Garrett: Yeah. We have we have more service lines, but we still focus on just our, we try to focus on singular persona, like I exist to serve a director of marketing at a tech company. So if I don't have a service that human can buy that human owns and operates, that is vital to their promotion, their retention, their own career goals, I won't offer it. So that's really just how I put it through that, everybody has these personas, it's so silly, right? Most of us just have one person we work with 99.9% of the time just focus on that person, like it's so funny, like plumbers, like I would argue most of the time they're actually working with the wife, not the husband yet. They try to advertise in a way though, to attract a husband, but the wife is usually the one running point. So people, like everybody wants the CFO and yeah, the CFO signs, but the CFO doesn't buy, like I have a saying that the champion is more important than the decision. So I've always obsessed over being the best option for the champion.
Jim: That's huge. What are the biggest brands out there doing that others are not?
Garrett: Their product is better. They're not doing anything, they're just, they actually have something people want, that's it. Like the, we all forget that we all think there's some magic bullet. The biggest magic bullet just don't suck, and most of us suck, like myself included, like I still suck way too often and that's why I'm not, if I got results from my customers a hundred percent of the time and I measured, I get results from my customers 75% of the time, right? If I got it a hundred percent of the time, I'd be at 50 million on it. I just don't, and that's what I'm working on, it's exceptionally hard. Most agencies, they get past 10 million and they lose their soul. There's an inverse correlation between revenue and quality of work, and I always wanna be able to look at our work and be proud, and I think a lot of these agencies, like if they were being honest, like they wouldn't refer a family member to their own shop because they don't trust that they'd have a good experience. And I always wanna be able to refer a family member to my business, and I'm not always there to be honest, but I'm working my butt off to try to be.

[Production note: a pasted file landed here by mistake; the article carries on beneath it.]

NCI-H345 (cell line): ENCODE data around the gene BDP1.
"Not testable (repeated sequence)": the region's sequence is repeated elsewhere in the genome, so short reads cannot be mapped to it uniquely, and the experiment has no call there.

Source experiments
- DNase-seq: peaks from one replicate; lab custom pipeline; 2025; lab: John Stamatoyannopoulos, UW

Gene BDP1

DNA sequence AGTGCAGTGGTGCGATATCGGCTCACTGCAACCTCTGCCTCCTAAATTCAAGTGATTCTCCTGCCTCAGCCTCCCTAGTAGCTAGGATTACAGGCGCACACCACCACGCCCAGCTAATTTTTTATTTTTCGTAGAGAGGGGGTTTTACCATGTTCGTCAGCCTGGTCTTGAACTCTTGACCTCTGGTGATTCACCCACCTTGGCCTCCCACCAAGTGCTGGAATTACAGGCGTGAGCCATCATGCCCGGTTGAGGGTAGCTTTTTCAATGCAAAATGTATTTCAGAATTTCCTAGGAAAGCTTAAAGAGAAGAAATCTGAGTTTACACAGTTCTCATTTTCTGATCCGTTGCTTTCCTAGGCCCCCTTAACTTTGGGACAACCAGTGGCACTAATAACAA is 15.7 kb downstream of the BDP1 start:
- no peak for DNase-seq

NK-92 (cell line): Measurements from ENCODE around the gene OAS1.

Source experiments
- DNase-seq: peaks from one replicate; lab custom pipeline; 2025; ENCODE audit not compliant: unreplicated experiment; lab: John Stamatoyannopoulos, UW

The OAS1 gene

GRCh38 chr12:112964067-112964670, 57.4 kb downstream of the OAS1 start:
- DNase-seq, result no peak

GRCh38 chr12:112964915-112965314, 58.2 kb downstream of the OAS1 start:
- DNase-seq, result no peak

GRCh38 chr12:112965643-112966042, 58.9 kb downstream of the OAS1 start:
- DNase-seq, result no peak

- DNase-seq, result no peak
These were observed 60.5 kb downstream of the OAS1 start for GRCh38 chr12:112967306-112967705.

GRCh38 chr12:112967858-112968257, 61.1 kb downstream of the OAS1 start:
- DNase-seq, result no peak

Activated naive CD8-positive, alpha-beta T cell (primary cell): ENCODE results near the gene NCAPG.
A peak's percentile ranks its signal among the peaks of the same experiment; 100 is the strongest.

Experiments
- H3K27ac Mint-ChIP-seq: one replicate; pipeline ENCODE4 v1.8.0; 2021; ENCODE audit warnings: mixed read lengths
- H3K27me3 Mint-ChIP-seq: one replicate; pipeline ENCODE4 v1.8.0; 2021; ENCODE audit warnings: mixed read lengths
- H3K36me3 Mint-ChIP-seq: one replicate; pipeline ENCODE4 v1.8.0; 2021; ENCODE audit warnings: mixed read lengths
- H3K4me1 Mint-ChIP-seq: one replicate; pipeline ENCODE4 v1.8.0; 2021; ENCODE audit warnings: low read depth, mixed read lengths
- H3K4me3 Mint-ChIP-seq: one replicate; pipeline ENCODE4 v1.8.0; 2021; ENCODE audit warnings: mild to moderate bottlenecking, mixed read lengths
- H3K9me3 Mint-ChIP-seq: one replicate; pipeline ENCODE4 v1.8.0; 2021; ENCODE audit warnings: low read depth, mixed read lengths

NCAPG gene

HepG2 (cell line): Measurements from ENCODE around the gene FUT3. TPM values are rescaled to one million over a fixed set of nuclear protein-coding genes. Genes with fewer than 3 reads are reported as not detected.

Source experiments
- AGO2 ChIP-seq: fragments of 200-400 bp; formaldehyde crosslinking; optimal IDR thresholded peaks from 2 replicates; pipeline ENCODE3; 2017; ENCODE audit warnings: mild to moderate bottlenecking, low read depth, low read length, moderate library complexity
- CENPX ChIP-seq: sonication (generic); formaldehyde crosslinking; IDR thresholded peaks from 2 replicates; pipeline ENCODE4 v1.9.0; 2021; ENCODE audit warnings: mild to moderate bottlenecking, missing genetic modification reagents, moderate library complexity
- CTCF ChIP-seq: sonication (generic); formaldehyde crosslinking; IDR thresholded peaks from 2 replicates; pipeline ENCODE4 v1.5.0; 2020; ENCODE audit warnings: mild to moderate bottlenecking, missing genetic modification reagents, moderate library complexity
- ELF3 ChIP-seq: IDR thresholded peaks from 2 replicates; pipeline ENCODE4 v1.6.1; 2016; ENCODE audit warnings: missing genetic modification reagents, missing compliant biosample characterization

Jim: I love that, I played soccer at, I played junior college ball, but like growing up and playing a sport and learning and always pushing myself and the team and, so much of what you've talked about today. I keep, I just keep going back to that athlete, that mindset, like even like you're go, you're 75%, like you're incredible, you're way above what most marketing agencies probably are and the fact that you're not happy and you're constantly pushing yourself, that's huge.
Garrett: Yeah, we gotta be at a hundred, man. It's not easy though, like we do track it, so it's called North Star Metric. So essentially the reason it's so hard is like we don't get hired to do things people have already done before, I'm getting hired as like the fifth agency, everybody else failed, they're finally willing to, they're like, we gotta figure this out. And Directive's not cheap, but they say they're the best, I'll just give them a shot, then I gotta try to figure out how to do something. Nobody else has been able to pull, and I'm able to about 75% of the time, but not a hundred.
Jim: Going back to that, being a fifth on their list, are you sent out the gift card in LinkedIn, the opportunity to meet with you, is it, a lot of times they have a call with you and they're like already with somebody else and you just keep following up until they're ready or how does that work?
Garrett: Yeah, that's like a big part, I think one of the keys is like you have to get value out of every moment. So like one of the things I try to teach to sales org and we aren't great at right now, we gotta get better at it. We were better at three years ago when I was more hands on with it is like, when's your next contract up? So remember I talked about timing. So in your Salesforce database, if you did 6,800 calls, let's say with tech companies, like we'll probably do over 10,000 calls with tech companies this year. If on every one of those calls you can map their contract optout date, you could get timing, for your entire total addressable market. So now you can essentially have your Salesforce instance set up in such a way that you have alerts and reminders that, Hey, yo, like the outreach contract's coming up in two months. Let's engage them in a playbook, let's send them a bottle of champagne to, toast to our feature success, let's fly out in person, let's like have a handmade proposal package that we ship, like I have a saying that no one does more free work in the world than, there's all this win business without pitching crap, I've never read the book, the title just turned me off, âcause I pitch like hell, like I wanna win every business I ever get and I want to make sure I'm like, when I die, or when I'm like done with business or whatever, I don't ever wanna think, I could have tried harder or I could have done more to get that account I wanted. So every customer I want to treat like it's the last customer in the world and try to win them. And so I think that competitive nature is big for our success when it comes to sales, âcause, we work really hard to win business.